I have known some English people who don't like the idea of mixing sweet and savoury,  but no, I don't think sweet/savory combi is unique to Asia. For example, there're lots of sweet condiments to go with savory meat dishes in Europe, like fruit-based sauce or chutneys.  Or what about very mature (=sweet) balsamic vinegar with meat or even seafood, sometimes?    Also, my local French boulangerie has croissants with savoury filling in (cheese, onion, ham, etc...just like yours) and their dough is slightly sweet; exactly the same dough as they use for thier plain croissants. And adding salt to caramel or chocolate is quite fashionable these days, too. 

Never seen cheddar with such a bright orange colour....except for a 'new-generation' funcitonaly-diet style, new cheddar in Japan, called 'Red Cheddar.' It contains carotene and they think it's good for your body....whatever..... Our cheddar on this side of pond is always yellow, whatever the age is.   But croissant with aged cheddar certainly sounds very yummy....and even more dangerous!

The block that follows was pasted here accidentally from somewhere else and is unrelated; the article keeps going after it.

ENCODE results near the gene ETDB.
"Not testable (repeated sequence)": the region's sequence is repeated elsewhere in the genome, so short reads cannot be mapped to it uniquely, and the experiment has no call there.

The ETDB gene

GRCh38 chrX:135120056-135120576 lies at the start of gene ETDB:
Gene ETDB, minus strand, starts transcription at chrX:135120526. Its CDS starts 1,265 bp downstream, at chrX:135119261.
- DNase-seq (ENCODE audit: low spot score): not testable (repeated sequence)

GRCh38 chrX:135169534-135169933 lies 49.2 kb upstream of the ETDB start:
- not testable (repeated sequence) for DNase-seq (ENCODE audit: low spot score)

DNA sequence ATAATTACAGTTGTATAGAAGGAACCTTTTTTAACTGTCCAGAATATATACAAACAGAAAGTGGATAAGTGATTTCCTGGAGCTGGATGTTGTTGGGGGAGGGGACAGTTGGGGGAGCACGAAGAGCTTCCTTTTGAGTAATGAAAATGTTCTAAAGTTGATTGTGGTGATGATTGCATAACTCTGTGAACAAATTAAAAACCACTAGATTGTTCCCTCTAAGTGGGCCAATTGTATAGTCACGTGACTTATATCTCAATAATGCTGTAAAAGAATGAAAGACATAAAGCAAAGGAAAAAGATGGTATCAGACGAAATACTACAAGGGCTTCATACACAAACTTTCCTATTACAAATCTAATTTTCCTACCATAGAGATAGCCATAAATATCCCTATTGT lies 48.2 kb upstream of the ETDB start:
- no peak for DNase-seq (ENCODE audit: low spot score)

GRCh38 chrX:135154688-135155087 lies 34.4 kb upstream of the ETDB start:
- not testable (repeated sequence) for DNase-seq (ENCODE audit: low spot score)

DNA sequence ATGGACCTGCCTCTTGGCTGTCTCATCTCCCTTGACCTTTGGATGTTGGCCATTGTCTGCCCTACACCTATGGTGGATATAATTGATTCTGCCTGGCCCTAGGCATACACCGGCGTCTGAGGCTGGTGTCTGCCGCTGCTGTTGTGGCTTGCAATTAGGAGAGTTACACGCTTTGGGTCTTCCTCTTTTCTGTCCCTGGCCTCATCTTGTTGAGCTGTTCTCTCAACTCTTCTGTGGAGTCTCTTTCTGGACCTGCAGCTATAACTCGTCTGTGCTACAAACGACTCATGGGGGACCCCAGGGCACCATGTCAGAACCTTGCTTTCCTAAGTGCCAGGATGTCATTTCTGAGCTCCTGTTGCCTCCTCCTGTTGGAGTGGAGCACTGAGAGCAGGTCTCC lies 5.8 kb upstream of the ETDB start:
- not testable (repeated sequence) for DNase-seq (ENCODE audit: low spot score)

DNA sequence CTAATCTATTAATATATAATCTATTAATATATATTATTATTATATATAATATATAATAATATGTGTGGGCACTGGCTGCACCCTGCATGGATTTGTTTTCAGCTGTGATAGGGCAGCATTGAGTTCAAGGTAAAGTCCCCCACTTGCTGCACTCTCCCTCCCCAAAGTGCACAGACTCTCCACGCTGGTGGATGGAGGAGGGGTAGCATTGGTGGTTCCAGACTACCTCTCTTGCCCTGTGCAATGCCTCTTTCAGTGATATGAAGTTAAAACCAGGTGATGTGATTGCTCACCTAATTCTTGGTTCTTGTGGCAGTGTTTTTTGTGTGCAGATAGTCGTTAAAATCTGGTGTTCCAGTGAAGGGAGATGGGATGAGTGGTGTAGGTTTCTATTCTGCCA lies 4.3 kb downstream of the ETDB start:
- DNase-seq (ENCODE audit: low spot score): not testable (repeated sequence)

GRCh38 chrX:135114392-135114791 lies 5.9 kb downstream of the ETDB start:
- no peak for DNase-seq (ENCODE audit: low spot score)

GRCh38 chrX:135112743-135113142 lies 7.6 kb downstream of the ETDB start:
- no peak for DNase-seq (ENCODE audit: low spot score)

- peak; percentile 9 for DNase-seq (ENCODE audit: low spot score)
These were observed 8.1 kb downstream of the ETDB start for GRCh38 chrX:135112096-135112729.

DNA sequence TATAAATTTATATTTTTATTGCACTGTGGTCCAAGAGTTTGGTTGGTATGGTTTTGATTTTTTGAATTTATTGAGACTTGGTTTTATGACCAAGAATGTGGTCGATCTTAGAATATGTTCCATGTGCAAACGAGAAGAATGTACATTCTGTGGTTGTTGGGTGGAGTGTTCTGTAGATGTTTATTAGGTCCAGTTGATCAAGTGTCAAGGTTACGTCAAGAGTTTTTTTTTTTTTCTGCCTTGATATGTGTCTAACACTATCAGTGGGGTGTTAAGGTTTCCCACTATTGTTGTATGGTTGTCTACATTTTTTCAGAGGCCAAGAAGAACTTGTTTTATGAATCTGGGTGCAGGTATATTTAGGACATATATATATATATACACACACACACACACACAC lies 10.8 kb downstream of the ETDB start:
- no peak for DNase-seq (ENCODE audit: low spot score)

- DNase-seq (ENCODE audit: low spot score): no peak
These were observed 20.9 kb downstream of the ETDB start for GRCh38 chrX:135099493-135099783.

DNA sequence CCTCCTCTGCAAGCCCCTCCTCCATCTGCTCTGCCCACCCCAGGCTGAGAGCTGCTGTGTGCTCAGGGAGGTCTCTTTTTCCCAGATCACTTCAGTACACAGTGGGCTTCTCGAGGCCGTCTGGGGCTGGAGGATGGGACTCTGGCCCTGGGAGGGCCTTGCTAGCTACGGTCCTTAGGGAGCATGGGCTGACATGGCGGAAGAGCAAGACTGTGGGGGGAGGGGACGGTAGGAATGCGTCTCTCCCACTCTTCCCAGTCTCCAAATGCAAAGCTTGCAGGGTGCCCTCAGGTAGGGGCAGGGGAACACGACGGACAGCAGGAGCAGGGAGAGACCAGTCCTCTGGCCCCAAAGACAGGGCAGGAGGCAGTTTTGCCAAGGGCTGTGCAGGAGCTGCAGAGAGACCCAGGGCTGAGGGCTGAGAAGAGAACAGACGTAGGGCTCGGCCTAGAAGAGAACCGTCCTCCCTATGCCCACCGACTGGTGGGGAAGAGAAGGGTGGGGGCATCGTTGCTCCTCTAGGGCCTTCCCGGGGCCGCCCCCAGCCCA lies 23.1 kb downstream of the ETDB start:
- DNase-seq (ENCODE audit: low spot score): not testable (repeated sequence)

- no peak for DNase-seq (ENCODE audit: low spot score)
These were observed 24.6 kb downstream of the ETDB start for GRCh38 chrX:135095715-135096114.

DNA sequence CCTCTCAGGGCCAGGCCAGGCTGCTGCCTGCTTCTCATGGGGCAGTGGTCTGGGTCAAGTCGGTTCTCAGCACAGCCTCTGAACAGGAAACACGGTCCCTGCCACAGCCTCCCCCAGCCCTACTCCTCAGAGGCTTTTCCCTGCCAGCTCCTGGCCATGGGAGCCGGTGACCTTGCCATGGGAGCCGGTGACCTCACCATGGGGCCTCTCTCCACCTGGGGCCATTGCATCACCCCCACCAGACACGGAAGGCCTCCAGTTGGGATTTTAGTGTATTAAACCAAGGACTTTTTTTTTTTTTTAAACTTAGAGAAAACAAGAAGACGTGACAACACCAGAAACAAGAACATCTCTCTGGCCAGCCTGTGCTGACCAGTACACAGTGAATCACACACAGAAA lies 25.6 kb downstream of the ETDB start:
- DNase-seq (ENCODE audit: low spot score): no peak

txfarmer's picture

Hey Andy, glad that you dropped by!

I didn't change the sugar ratio in the "AB&P" formula mostly because these batches are "multi-purpose": I used some for savoury fillings, and the rest for eating straight/with jam. Even for the ones with savoury fillings, I tend to like the dough to be slightly sweet. I love ham, Asian style BBQ sauce, etc, and these are all savoury dishes with a sweet note. Actually I am from Shanghai, where local savoury dishes are known for being "sweet", so I think it's purely personal preference. I agree that you can reduce or entirely eliminate sugar in the formula according to your own tastes, however - I love desserts with a pinch of salt in them, so I think a bit of sugar in the dough would help most savoury pastries too.

lumos's picture

LOL we share the Far Eastern taste buds....:D

selenaw's picture

Hi Txfarmer,

not sure whether you are still active. I have made HK style soft buns for a while and just started on croissants recently .You blog is extremely helpful.